Did Someone Say "Sideways 2"? Five Questions for Alexander Payne

By Gabe Saglie, Senior Editor, Travelzoo
Photos by Bob Dickey, wineguydotcom@yahoo.com
(story published in the Santa Barbara News-Press on 8/14/14)

High-profile events celebrating the 10th anniversary of Sideways are already underway throughout Santa Barbara County.  Earlier this month, for example, it brought out director Alexander Payne and actor Paul Giamatti for a weekend among the vines in Los Alamos, located about an hour north of downtown Santa Barbara.  And there’s more to come, especially when Fox Searchlight, the studio that produced the film, re-releases it in a commemorative Blu-Ray DVD this fall.

Alexander Payne at the Sideways Reunion Dinner, August 2, 2014
The Sideways hoopla in Santa Barbara County makes sense.  After all, the film, which won an Academy Award for Payne’s screenplay adaptation, clearly raised mainstream awareness of its wine country and of pinot noir, the area's red wine darling.  Even a decade after the credits first rolled on the silver screen, the movie has been good for local business, indeed.

I met Payne at one of those Los Alamos events – a lavish dinner at winemaker Jim Clendenen’s rambling ranch in Los Alamos.  Co-hosted by winemaker and Hitching Post II restaurateur Frank Ostini, it helped raise $100,000 for Direct Relief, the Goleta-based medical services non-profit that benefits thousands of needy patients each year, both at home and around the world.  A few days later, I reconnected with the Los Angeles-based director to get his take on the film’s reverberating influence -- and to ask him, once and for all, if a Sideways 2 is really in the works.
Me: Are you impressed that Sideways continues to create buzz?
Bob Dickey's original Sideways Map shows Jack's and Miles' many stops
AP: I am surprised.  Surprised at the explosion it occasioned when it was released 10 years ago, and surprised that it has not dwindled more.  But the fact is that people still want to take the Miles and Jack tour; they are attracted to Santa Barbara County.  It’s great news for the film but also for the aspirations of Santa Barbara, because it means that the American wine country in general is not just defined by Napa and Sonoma.  And here’s something funny – I recently asked Paul [Giamatti] if a week or two go by, still, without someone cracking a merlot joke.  And he said, ‘A week or two?  Try every day!’”

Me: You must notice changes now when you head to Santa Barbara wine country.

Foxen Winery's Dick and Jenny Dore 
AP: Superficially, absolutely.  When I’m driving through Solvang, Santa Ynez or Los Olivos now, I feel like an old-timer.  Who are all of these upstarts?  People ask me for advice – Where should I taste?  And I have no idea because there are so many new wines.  I like Foxen, Curran, Sea Smoke, and I try Frank’s [Ostini] wines, of course – the old standards.

Me: Do you agree that Sideways helped shape the public’s perception of Santa Barbara wines?

AP: Oh, yes.  But it also made people more aware of wine in general – of drinking wine and how to begin to think about it.  For me, personally -- I already liked wine, but the film educated me about farmers and winemakers.  Not just tasting, but becoming hip to the whole picture.  For the public, the film made wine more accessible at the same time that home-brewed beers and craft beers were increasing in popularity, too.  It helped the wine industry stay apace.  And Santa Barbara wasn’t the only one to benefit; I got an inquiry from the Napa Film Festival to have a 10-year Sideways commemoration up there.  So it has been good for wine in general.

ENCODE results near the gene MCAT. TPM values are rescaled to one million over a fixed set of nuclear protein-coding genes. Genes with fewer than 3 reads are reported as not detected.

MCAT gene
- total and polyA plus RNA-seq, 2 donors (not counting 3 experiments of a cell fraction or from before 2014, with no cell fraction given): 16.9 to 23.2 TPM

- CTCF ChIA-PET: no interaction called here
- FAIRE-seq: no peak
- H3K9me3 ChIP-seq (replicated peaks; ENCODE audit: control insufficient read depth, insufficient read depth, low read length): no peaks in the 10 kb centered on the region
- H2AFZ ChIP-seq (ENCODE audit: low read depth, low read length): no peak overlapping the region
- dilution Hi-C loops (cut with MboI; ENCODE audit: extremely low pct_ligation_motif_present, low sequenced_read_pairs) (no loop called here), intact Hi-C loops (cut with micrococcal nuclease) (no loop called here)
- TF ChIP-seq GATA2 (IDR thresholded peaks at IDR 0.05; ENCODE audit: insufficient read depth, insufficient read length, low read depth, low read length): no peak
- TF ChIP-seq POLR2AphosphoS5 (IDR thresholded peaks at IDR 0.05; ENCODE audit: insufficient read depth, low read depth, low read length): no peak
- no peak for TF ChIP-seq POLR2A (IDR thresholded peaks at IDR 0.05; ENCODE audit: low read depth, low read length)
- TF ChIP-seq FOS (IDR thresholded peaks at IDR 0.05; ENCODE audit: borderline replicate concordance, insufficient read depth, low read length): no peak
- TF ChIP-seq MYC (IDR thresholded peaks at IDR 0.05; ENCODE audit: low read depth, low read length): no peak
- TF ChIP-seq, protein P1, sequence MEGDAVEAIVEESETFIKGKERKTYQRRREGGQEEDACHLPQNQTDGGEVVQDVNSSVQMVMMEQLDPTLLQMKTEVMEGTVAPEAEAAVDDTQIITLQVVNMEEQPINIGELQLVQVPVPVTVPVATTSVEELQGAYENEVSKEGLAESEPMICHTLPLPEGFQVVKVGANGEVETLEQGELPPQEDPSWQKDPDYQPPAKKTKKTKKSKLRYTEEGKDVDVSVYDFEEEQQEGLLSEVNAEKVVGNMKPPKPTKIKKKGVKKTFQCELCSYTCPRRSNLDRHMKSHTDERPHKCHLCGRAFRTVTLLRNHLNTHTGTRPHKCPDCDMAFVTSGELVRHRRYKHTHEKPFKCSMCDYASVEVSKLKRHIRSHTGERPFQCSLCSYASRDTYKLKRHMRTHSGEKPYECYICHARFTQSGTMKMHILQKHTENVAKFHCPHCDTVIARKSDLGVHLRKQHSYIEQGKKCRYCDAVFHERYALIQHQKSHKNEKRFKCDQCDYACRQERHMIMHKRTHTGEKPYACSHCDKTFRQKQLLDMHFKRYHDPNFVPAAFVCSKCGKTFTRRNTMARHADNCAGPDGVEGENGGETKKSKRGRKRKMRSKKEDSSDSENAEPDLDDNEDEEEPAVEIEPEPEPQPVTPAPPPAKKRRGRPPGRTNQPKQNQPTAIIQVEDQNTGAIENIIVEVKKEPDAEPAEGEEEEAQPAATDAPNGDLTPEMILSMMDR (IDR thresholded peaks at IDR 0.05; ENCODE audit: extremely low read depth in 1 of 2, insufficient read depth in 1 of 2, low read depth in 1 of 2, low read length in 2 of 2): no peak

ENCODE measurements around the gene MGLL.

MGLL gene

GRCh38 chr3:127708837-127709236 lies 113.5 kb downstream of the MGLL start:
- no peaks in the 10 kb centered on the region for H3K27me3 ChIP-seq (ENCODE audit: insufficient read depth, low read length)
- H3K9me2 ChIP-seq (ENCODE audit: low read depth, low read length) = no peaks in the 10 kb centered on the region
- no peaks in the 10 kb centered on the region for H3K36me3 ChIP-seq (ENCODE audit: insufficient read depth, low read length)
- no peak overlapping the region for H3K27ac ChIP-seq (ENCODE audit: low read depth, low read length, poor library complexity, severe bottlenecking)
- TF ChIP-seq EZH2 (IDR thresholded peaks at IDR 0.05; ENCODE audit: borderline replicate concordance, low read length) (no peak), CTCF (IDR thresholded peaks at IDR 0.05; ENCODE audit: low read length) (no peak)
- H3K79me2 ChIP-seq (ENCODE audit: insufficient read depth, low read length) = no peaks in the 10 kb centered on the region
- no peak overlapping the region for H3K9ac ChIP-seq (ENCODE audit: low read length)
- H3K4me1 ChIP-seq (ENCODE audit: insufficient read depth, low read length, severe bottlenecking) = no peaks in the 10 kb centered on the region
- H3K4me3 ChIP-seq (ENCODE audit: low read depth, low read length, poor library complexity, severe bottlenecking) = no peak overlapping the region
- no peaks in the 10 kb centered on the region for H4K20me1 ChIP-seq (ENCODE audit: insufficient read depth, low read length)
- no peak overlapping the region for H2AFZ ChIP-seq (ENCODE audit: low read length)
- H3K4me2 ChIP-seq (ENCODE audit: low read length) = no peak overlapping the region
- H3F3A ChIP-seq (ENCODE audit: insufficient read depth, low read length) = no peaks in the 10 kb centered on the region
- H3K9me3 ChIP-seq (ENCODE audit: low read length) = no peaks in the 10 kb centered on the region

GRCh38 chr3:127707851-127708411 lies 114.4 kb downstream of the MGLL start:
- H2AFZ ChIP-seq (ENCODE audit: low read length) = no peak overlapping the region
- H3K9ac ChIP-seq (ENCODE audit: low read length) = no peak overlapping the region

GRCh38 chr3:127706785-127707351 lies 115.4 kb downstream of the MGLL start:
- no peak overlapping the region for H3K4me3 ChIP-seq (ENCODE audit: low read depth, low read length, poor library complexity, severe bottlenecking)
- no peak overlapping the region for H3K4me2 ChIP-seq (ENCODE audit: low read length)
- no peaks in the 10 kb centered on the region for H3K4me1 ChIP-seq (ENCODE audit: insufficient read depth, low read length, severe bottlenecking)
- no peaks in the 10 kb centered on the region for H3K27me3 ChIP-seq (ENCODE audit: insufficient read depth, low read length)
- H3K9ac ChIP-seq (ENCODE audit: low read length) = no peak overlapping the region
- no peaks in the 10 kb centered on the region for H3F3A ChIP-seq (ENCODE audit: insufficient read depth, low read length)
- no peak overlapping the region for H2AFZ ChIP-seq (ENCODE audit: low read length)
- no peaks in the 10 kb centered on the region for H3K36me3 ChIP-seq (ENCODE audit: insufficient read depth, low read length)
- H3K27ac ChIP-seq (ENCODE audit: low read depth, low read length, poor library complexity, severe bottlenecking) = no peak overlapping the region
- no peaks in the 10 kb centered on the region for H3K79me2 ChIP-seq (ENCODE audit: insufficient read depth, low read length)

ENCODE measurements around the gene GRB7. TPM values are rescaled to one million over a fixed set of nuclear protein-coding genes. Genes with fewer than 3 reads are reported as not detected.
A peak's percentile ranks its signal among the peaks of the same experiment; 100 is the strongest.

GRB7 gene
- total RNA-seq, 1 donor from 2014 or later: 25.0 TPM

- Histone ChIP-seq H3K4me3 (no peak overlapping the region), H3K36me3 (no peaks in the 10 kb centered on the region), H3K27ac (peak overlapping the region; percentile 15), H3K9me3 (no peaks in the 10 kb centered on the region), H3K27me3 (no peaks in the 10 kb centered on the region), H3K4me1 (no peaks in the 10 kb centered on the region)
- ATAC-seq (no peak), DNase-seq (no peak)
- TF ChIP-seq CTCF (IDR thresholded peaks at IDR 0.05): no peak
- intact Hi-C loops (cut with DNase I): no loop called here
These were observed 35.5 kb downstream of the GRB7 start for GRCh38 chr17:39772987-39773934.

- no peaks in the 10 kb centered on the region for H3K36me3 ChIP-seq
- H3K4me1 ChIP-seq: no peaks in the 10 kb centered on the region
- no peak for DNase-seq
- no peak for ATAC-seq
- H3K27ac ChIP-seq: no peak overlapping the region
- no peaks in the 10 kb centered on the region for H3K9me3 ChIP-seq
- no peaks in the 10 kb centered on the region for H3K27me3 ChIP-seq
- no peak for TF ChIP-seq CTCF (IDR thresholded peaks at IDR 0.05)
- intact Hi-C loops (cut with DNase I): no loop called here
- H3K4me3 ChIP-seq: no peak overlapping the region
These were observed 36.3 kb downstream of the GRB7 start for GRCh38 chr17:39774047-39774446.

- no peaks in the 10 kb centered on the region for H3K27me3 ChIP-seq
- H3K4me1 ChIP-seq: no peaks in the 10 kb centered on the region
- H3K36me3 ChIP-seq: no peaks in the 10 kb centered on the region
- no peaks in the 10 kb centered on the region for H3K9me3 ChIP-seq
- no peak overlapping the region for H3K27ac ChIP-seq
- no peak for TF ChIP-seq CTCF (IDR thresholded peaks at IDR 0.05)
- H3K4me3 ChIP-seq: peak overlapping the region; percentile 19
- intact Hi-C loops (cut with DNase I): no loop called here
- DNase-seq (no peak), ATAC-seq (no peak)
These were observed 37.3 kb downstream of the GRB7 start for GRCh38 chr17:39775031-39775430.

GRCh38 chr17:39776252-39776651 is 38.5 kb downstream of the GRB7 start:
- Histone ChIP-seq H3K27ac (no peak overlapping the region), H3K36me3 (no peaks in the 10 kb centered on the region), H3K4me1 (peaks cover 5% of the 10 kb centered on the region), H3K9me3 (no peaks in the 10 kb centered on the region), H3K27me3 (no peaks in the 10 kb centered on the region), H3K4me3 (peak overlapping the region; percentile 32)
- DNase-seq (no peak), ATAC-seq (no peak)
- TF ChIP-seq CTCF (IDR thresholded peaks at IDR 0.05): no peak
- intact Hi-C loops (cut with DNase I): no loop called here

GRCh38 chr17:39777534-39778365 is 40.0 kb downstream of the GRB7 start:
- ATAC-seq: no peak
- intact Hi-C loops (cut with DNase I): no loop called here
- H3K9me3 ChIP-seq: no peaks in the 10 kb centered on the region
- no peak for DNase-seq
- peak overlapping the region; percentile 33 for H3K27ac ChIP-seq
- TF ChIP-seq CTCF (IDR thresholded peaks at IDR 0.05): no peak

Me: Would Sideways have worked as well if it hadn’t been set in Santa Barbara County?

AP: Well, Rex Pickett’s book was about two guys who go to Santa Barbara because of its proximity to L.A.; you can get there in under two hours.  But there is something more endearing about the fact it was a little-known wine region and Miles could feel as though he owned it.  It made it intimate.  Even with explosion of wine in Santa Barbara, one still feels an intimate relationship with those winemakers and wineries in a way that would not be possible in a place like Napa, where everyone’s got these vast aspirations.  In that sense, Santa Barbara is more akin to Sonoma, where people who make wine are more accessible.

Me: So when will you be working on Sideways 2?

AP: Never.  Rex wrote a second book, Vertical, which I really enjoyed.  But if there’s ever a movie made about it, it won’t be with me involved.  I’ve moved on.

Me: You know, Rex is working on a third book about Miles, based in Chile, where he recently spent several months doing research.

AP: Oh, really?  Well, then change my answer from “Never” to, “But never say never.”

Gray Hartley (of Hartley-Ostini Wines), actor Paul Giamatti, The Hitching Post II's Frank Ostini and Alexander Payne
Payne, a three-time Oscar nominee for Best Director, had become known for the films Citizen Ruth, Election and About Schmidt before Sideways was released in 2004.  Since then, his star power has grown with The Descendants and, most recently, Nebraska.  He’s currently working on securing financing for his latest script.

For upcoming events commemorating Sideways’ 10th anniversary, check out social media: #Sideways10.



  1. Great piece. Linked it on my blog. Everyone loved it. Hope you got a couple extra hits off it!

  2. if only i could find a job in that glorious area